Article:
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The Countess From Hong Kong

29 Dec

The Countess From Hong Kong. Written and Directed by Charles Chaplin. High Comedy. A Prostitute stows away in the stateroom of high-ranking diplomatist who tries valiantly to avoid detection. 120 minutes Color 1967.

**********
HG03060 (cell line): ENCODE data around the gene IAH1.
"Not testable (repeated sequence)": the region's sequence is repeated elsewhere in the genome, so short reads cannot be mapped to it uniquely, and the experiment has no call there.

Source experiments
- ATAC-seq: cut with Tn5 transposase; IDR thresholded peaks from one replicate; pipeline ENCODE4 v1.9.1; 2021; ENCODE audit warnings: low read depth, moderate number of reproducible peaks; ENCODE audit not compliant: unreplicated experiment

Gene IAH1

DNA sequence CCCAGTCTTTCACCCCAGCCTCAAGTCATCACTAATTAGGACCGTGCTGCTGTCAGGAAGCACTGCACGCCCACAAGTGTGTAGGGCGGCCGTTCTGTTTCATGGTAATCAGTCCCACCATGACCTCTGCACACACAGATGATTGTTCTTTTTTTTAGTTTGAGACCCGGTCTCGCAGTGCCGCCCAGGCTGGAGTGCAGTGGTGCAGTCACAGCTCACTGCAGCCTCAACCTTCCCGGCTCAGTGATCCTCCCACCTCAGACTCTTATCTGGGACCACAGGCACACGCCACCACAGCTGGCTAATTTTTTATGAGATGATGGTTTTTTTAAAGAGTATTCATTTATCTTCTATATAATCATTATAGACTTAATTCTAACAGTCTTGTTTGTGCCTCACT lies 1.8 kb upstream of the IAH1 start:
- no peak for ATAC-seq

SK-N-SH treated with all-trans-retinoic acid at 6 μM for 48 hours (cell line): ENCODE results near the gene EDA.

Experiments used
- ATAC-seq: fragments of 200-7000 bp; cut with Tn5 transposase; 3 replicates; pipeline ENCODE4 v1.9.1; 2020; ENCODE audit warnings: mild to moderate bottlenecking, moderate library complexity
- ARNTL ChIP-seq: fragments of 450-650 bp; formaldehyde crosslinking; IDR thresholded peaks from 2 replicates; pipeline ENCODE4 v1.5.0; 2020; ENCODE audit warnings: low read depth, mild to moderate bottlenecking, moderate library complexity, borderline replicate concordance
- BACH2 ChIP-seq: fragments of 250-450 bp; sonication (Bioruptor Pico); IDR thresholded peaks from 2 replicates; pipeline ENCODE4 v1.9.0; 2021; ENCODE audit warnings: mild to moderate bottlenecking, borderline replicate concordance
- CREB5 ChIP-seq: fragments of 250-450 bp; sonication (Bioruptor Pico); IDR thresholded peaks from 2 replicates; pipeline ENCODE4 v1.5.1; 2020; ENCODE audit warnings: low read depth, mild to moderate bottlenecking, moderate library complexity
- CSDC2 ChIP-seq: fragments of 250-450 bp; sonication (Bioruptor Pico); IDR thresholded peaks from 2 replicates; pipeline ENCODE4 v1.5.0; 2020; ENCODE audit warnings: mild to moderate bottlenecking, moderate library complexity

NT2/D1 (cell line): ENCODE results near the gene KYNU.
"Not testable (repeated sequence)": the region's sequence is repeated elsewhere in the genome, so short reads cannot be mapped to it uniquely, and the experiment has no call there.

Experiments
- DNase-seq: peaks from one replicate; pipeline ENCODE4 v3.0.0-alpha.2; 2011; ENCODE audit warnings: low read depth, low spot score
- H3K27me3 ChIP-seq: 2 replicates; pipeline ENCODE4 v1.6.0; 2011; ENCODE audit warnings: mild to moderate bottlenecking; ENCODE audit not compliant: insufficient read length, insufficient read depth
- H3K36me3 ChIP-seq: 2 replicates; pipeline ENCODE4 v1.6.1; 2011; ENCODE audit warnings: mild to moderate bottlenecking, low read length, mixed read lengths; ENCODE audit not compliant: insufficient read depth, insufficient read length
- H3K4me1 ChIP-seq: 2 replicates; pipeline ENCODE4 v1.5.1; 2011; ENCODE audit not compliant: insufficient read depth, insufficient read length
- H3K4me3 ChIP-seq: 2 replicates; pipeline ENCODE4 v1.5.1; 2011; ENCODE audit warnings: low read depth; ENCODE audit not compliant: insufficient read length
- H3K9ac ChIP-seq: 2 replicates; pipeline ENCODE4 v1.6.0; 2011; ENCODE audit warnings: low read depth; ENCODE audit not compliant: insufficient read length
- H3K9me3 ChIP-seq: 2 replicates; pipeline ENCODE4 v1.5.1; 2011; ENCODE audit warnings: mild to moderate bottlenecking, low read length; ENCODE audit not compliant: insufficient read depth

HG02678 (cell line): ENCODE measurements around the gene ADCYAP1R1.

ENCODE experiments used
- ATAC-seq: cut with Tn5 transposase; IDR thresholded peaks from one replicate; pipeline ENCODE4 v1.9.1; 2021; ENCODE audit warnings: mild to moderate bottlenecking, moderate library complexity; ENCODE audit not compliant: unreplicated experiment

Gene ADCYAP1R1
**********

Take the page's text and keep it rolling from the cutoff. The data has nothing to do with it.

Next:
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We all know about how Chaplin caused this film to fail through acting all the parts for the actors, through the unimaginative casting of the supporting players, through surrounding Brando with too many male business associates, and through the mistaken introduction of the fact the Brando character was married, a development which should neither have come late nor at all. The first part is a farce built upon five doors to an ocean liner stateroom, and works pretty well, and the whole thing would work well, were its moves executed in other modes of the silent screen, but it isn’t.  So let us set the film aside as the failure it famously is and cast our eyes on the pleasant prospect of Sophia Loren in the title role as we contemplate such splendours of person as she possesses: a small head set upon a sumptuous body upon the lavish invitation of whose bosom one longs to either lay one’s head or an array of emeralds, awesome auburn hair, a deft cleft chin, that peaked upper lip, that droll rolled lower lip, her clownish smile, her perfect peasant nose, her wide and tilted eyes, the scimitar of her jaw. She’s not the usual beauty, but a new type, a type which made Paz Vega and Penelope Cruze eventually possible. Leaving out her slender legs and sashay hips, and setting aside her slim feet for other volumes, it is obvious that she might easily have been discarded as just another tomato on the vine, except for two things she possesses which placed her right where she belonged: prominently. First, she is a really good actress. For watch her play her scenes here, see how responsive she is, first of all, and how in tune with the sort of comedy this is, which is not really Chaplin comedy but Lubitsch comedy, that is to say, high sex comedy, a fact she understands even better than Brando, who usually had a good instinct for such things. The part provides her with a lot more opportunities than the director does, and she feasts on them. She is playful, witty, quick, and game. Like the good Virgo that she is, she has the hauteur of an Empress and the capacity to be perfectly ridiculous.  All of this is executed with one of her principal assets, that she has a most melodious speaking voice. It’s in inherent in her, so it is never forced or put on. It’s not a Hollywood voice, like Joan Crawford’s. It’s so right you scarcely notice it. A good speaking voice is one of the great tools an actor can have, and she had it. But the second thing she has, and it is one of the qualities even of stars who are, like Humphrey Bogart not particularly good actors, and that is an inner presence which is always unaffraidly available to us. Watch her as you watch this film. You will never see it in Olivier. But you will see it in Rosalind Russell and in Walter Huston and in Audrey Hepburn, in Ann Sheridan and James Cagney and Edward G. Robinson and Clark Gable.  It is probably the quality that makes us really identify with a star, deficiencies of craft be damned. Because it is there that we feel we know them and like them. The gift of presence is probably God-given. Sophia Loren had it and still has it. Two things: she’s a darn good actress and she is a person we can actually see. And, oh that look of fun in her eyes. Oh, that Neapolitan cheek. She was and she remains an acknowledged International Treasure.

 

 
 
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